Lasting Power of Attorney

Have you considered what would happen if you became incapable of making decisions for yourself? The importance of a Lasting Power of Attorney (LPA) cannot be underestimated for your peace of mind and that of your loved ones.

The benefits of drawing up a will are widely recognised. In doing so, you make provision for the winding up of your affairs after death.

This not only has advantages for those who will find themselves administering your estate, but also gives you peace of mind, knowing that you have selected as executors the individuals best suited for the role and have given them the necessary instructions.

There are also opportunities available to make provision in advance for the possibility of you becoming incapable of managing your own financial and welfare affairs during your lifetime. This becomes increasingly important as the risk of supervening mental incapacity grows through longevity, illness or accident.

Unlike a will that takes effect on your death, a power of attorney is a legal document for property that takes effect while you are still alive. If you cannot make decisions with respect to your assets, your attorney will be able to make decisions and carry out these decisions on your behalf. A power of attorney for property is an essential part of the process known as estate planning. However, you should only name a person whom you trust completely.

The NHS estimate that more than 2,000,000 people lack the mental capacity to make decisions for  themselves as a result of  dementia, mental health difficulties, brain injuries or other illnesses that may occur even in the prime of life. No one likes to think about losing the ability to manage their own  affairs,  but it could happen to anyone, at any age.  It is often assumed that the spouse or family members are entitled to manage your financial affairs but without your express authority this is not possible.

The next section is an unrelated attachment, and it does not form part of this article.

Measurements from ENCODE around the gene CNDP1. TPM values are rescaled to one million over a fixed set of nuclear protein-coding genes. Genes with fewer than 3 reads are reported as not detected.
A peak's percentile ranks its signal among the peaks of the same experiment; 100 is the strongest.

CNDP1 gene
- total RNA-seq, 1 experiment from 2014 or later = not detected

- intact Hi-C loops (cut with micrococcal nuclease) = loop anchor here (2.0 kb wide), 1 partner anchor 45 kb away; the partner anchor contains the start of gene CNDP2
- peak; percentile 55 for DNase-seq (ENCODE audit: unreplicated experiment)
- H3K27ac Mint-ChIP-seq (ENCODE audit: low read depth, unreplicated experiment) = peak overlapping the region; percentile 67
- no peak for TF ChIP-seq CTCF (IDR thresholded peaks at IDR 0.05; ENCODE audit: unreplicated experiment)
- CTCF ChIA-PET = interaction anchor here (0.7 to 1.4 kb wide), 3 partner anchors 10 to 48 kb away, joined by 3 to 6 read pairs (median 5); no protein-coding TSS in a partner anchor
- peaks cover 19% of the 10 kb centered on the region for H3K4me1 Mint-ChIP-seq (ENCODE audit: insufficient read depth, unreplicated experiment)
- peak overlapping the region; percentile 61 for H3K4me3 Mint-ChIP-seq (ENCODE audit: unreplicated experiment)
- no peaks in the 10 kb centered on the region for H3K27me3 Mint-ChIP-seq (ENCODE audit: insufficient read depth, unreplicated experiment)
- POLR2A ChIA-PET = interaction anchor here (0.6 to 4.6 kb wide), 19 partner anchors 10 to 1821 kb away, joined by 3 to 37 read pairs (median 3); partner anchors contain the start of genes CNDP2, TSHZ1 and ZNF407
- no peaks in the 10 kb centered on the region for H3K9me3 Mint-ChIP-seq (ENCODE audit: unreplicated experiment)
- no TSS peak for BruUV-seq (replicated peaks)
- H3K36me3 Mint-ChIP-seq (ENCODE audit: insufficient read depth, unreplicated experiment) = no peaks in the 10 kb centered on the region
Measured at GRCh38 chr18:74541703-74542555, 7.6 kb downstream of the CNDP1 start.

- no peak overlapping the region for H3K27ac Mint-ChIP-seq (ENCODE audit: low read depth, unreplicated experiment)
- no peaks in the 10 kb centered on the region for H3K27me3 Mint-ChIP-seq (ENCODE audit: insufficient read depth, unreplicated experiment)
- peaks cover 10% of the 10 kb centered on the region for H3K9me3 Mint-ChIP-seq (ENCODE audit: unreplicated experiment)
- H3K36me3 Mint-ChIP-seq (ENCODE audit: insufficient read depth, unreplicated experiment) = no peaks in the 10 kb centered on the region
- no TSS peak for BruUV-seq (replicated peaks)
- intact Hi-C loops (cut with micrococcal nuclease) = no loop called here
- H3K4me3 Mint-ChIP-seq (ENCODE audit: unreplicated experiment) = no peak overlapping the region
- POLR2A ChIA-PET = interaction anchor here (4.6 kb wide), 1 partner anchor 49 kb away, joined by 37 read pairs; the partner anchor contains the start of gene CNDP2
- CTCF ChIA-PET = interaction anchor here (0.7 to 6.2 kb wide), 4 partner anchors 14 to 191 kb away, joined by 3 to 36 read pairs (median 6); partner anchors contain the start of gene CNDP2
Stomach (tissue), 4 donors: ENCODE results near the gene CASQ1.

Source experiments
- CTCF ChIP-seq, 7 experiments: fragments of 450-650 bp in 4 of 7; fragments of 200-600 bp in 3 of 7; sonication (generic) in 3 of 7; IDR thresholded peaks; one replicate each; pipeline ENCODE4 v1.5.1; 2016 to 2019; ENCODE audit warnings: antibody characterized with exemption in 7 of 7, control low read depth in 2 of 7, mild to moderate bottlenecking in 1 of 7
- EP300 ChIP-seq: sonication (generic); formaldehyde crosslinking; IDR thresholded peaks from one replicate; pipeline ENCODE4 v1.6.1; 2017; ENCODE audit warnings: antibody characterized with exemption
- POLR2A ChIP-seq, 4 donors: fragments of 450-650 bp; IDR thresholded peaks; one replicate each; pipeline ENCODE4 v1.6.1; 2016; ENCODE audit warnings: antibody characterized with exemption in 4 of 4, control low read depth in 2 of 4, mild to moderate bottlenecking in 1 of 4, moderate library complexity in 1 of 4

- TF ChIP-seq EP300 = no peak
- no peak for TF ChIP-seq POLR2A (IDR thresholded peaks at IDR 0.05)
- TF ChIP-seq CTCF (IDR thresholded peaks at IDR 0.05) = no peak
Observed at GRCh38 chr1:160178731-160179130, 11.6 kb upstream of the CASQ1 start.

The British Bankers Association have confirmed that joint bank or building society accounts will be frozen if ONE of the account holders lacks mental capacity and there is not a registered LPA in place?

There are two types of LPAs.

Property and affairs LPA 

These are designed for you to appoint attorneys to make a range of decisions including the buying and selling of your house and other assets, dealing with your tax affairs, operating bank and building society accounts and claiming benefits on your behalf.

Personal welfare LPA 

Attorneys appointed under this document can make decisions relating to your living accommodation and care, consenting to or refusing medical treatment on your behalf, whether you continue to live in your own home or move into residential care. It maybe that you need help and support from social services, or on day-to-day matters such as diet and dress.

Lasting Powers of Attorney LPAs were created by the Mental Property and affairs LPA.  MCA 2005 provides a statutory framework to deal with situations where adults lack capacity to make decisions for themselves or who have capacity but want to make preparations for a time when they may lack capacity in the future.

A Code of Practice supports the MCA 2005 and provides guidance and information to all those working under the legislation. Certain categories of people are obliged to have regard to the code of Practice, including attorneys and those acting in a professional capacity. In some cases it may also be appropriate to appoint a trust corporation as an attorney, often with a family member or a close friend.

Rather like a Will, you need to have full mental capacity to complete a Lasting Power of Attorney. If one is not in place when needed, an application has to be made to the Office of the Public Guardian. This process is intrusive, expensive and burdensome and requires the payment of ongoing fees. It could also result in someone you may not have chosen managing your financial affairs.

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